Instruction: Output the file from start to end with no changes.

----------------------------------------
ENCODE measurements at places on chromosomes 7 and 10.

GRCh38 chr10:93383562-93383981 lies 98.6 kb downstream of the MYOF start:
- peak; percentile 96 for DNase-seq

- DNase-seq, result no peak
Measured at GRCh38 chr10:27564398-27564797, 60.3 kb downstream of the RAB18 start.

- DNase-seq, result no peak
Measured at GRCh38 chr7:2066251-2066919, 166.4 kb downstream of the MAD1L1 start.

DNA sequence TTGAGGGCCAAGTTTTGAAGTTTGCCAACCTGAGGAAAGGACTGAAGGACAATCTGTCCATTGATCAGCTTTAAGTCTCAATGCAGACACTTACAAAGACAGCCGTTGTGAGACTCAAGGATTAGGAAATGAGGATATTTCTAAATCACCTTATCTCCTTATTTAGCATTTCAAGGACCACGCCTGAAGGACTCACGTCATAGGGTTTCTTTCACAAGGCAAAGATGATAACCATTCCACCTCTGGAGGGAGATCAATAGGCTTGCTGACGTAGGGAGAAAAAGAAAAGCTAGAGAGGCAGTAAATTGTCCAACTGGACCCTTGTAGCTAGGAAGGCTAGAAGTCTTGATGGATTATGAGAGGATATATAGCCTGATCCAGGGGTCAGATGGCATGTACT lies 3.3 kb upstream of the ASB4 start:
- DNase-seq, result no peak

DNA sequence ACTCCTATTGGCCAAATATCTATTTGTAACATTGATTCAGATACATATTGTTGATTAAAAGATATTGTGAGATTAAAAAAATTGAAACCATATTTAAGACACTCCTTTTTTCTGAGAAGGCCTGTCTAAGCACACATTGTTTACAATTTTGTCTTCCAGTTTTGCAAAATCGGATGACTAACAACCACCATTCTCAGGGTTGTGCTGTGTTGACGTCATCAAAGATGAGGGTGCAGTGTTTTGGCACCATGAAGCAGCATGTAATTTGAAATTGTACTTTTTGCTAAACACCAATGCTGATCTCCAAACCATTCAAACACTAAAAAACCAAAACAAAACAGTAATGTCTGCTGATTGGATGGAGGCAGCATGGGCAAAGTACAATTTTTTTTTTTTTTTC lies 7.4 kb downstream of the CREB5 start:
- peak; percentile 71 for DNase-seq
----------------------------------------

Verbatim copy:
ENCODE measurements at places on chromosomes 7 and 10.

GRCh38 chr10:93383562-93383981 lies 98.6 kb downstream of the MYOF start:
- peak; percentile 96 for DNase-seq

- DNase-seq, result no peak
Measured at GRCh38 chr10:27564398-27564797, 60.3 kb downstream of the RAB18 start.

- DNase-seq, result no peak
Measured at GRCh38 chr7:2066251-2066919, 166.4 kb downstream of the MAD1L1 start.

DNA sequence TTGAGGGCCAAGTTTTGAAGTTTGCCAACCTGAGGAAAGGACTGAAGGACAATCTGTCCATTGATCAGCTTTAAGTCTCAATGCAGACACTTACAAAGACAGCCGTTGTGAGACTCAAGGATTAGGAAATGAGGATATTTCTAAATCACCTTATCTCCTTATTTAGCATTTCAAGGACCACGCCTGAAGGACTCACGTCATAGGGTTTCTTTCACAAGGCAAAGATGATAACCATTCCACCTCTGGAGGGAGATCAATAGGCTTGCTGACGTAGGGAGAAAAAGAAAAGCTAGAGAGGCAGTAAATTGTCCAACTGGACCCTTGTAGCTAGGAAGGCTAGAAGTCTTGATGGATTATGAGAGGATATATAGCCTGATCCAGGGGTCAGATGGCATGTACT lies 3.3 kb upstream of the ASB4 start:
- DNase-seq, result no peak

DNA sequence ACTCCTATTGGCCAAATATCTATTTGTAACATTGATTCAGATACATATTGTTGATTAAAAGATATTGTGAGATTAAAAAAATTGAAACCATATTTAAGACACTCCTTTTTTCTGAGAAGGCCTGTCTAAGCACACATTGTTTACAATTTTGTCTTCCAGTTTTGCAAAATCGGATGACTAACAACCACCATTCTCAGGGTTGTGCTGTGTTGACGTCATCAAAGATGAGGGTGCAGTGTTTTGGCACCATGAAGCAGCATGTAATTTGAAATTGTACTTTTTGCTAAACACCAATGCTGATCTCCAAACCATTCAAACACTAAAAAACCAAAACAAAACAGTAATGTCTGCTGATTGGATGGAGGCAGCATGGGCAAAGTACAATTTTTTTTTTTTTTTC lies 7.4 kb downstream of the CREB5 start:
- peak; percentile 71 for DNase-seq